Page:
Being shot in Hollywood
Isn’t it supposed to be make believe?
The tragic shooting on the set of the movie “Rust” in Bonanza City, New Mexico, October 21, which killed cinematographer Halyna Hutchins, 42, has rightly shaken Hollywood to its core. Rust shooting incident. More than 30 years after the accidental shooting deaths of actor Jon Erik-Hexum on the set of the television show, Cover Up, and actor Brandon Lee on the set of the movie, “The Crow”, tragic Hollywood shooting deaths, raises the question, Why is this still happening? Why are there real bullets on a make believe movie set?
The time I feared for my safety
In 1994, a little over a year after the death of Brandon Lee, I was living in New York City and had booked a part on a new show for Fox called, New York Undercover. Starring Malik Yoba and Michael DeLorenzo (whom I had previously worked with on the TV show Head of the Class), my character had witnessed a crime and, after identifying the suspect, was snuffed out by a hitman while drunkenly leaving a bar. Call me maudlin, but I loved dying on camera and was anxious to shoot the scene. It would be the last day of shooting. A night shoot in Harlem. I would wrap and immediately fly to Wilmington, North Carolina, to film a part on the show, Matlock, at the DeLaurentis studios. The same studio where Brandon Lee was killed.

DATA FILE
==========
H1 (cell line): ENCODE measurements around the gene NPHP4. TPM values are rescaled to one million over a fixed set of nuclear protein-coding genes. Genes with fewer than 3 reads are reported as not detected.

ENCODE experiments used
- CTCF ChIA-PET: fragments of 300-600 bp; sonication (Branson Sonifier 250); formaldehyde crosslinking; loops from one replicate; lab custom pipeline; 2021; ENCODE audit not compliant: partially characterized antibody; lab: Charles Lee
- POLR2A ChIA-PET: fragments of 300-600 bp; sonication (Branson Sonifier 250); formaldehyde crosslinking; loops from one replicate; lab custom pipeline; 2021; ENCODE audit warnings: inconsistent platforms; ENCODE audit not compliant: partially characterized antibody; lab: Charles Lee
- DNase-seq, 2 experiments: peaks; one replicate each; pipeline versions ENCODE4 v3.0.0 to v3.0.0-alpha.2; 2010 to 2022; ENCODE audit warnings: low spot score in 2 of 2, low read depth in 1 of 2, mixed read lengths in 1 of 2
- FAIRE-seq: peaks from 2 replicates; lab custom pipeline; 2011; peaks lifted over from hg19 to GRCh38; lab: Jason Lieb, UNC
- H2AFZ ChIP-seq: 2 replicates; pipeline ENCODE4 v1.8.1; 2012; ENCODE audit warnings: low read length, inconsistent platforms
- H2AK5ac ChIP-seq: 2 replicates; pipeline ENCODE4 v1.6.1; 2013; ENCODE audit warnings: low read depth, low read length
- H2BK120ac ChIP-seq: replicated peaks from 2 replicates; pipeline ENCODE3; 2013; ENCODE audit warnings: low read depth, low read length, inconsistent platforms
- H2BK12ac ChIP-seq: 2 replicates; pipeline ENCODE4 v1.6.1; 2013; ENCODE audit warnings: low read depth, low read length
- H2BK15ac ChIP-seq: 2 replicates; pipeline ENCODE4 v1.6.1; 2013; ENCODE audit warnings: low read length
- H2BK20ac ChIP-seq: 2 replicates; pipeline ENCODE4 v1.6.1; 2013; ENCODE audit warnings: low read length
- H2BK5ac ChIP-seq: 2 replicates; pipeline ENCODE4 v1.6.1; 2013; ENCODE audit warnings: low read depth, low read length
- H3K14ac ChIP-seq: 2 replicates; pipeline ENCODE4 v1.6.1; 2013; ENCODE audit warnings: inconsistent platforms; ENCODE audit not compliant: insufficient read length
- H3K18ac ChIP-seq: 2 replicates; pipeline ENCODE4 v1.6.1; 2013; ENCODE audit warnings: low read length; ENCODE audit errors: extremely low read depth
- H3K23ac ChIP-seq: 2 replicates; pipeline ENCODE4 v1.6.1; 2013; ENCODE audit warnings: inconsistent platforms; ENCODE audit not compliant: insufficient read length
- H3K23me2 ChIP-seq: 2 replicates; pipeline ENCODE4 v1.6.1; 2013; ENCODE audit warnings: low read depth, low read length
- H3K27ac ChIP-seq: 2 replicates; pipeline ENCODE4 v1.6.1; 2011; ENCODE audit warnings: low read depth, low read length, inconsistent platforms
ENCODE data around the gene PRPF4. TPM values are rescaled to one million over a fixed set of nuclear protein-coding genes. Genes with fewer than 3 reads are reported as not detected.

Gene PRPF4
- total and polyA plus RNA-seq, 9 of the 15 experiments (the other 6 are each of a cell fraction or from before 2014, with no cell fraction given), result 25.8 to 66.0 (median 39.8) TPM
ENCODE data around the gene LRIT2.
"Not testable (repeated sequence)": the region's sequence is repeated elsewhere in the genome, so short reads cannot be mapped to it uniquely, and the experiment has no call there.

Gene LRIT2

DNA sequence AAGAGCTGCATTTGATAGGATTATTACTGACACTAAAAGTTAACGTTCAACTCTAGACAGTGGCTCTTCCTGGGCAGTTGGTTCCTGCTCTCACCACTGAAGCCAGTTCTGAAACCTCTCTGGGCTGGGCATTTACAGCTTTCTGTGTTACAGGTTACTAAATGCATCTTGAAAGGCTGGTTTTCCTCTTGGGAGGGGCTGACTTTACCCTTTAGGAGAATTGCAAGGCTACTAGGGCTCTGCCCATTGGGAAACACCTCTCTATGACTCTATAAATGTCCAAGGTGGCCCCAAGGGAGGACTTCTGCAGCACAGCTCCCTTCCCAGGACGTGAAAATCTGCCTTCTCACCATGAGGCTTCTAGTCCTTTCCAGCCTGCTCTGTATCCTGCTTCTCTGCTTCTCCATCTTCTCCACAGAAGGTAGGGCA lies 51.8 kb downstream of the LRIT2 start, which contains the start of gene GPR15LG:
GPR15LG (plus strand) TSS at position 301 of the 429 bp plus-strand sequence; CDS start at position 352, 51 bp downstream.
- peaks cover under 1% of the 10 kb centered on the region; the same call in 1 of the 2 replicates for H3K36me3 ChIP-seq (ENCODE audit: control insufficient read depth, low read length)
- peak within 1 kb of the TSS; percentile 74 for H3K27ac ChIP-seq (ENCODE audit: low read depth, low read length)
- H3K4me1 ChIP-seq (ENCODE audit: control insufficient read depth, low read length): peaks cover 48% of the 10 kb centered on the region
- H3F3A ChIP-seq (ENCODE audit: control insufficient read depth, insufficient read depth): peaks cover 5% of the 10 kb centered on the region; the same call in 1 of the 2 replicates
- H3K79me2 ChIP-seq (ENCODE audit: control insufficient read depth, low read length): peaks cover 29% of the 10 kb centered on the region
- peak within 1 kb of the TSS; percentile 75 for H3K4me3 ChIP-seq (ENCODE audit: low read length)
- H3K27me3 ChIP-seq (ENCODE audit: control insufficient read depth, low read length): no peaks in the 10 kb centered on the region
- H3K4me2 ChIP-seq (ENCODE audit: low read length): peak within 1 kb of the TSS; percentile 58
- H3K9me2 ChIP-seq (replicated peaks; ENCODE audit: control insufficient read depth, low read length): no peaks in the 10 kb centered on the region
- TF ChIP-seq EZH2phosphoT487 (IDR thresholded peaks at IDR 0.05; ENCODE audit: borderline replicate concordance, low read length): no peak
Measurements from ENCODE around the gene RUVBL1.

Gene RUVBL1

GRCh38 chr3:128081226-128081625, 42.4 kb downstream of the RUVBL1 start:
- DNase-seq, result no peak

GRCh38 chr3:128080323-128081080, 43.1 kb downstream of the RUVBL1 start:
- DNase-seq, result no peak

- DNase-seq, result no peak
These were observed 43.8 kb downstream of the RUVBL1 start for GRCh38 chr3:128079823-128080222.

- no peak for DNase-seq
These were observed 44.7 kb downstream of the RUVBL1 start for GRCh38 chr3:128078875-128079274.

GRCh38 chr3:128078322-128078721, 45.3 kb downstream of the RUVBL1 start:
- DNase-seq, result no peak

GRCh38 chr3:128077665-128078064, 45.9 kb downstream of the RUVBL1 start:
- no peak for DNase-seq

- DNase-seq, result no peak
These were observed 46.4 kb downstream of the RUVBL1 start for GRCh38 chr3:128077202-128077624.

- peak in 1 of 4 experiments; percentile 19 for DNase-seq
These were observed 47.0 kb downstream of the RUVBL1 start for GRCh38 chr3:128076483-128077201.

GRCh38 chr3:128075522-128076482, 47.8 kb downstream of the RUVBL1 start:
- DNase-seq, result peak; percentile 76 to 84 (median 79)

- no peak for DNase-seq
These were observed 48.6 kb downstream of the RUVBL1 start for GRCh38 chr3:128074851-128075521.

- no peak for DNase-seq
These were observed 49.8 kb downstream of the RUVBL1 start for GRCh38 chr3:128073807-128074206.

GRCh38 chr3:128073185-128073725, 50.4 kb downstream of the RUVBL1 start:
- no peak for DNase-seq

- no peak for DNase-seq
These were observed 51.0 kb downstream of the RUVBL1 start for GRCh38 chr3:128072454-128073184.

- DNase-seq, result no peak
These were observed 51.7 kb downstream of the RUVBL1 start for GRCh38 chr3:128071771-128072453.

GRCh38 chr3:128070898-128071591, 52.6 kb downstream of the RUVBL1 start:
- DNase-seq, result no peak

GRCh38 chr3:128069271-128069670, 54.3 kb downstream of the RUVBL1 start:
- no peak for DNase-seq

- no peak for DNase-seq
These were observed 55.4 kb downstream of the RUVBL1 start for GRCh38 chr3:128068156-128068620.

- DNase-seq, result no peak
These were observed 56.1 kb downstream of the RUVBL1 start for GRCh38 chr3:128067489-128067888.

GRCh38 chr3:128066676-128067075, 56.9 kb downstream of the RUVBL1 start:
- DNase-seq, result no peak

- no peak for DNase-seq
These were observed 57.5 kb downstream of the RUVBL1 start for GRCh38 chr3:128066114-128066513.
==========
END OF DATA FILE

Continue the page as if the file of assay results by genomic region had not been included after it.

Being my first time to be murdered, I remember being a bit anxious that night. The union for actors, the Screen Actors Guild, was very specific when it came to gun safety on the set and I had, nerd that I am, brought the handbook with me. There is supposed to be a gun supervisor, first aid, and no one is to touch or handle the gun, ever, until the actual filming when the set is to be closed and locked off. The actor hired to shoot me was a female who had never held a gun before, let alone shoot one. The director for the 2nd unit was one of the producers on the show. It had been someone different for the dialogue scenes, so I was meeting him for the first time. Cell phones were new and most were the size of the shoe phone on Get Smart. I remember him talking on it constantly between takes, barely paying attention to the action.
It was a very busy night in Harlem that night. There was a lot of activity and you could hear sirens and loud noises that were interrupting filming, though sound was not being recorded. It would be added in post production. The action was for me to walk drunkenly down the street, a car would pull up and the driver would point the gun at me and shoot. I would then fall back against the wall and slump down the stairs of a brownstone, where I would be discovered the next day by the dumpster. They saved the actual gun shot for the last setup. I looked over at the young lady and asked her if she was ready. She replied, “No, I don’t even know what I’m doing.”
CB walks off the set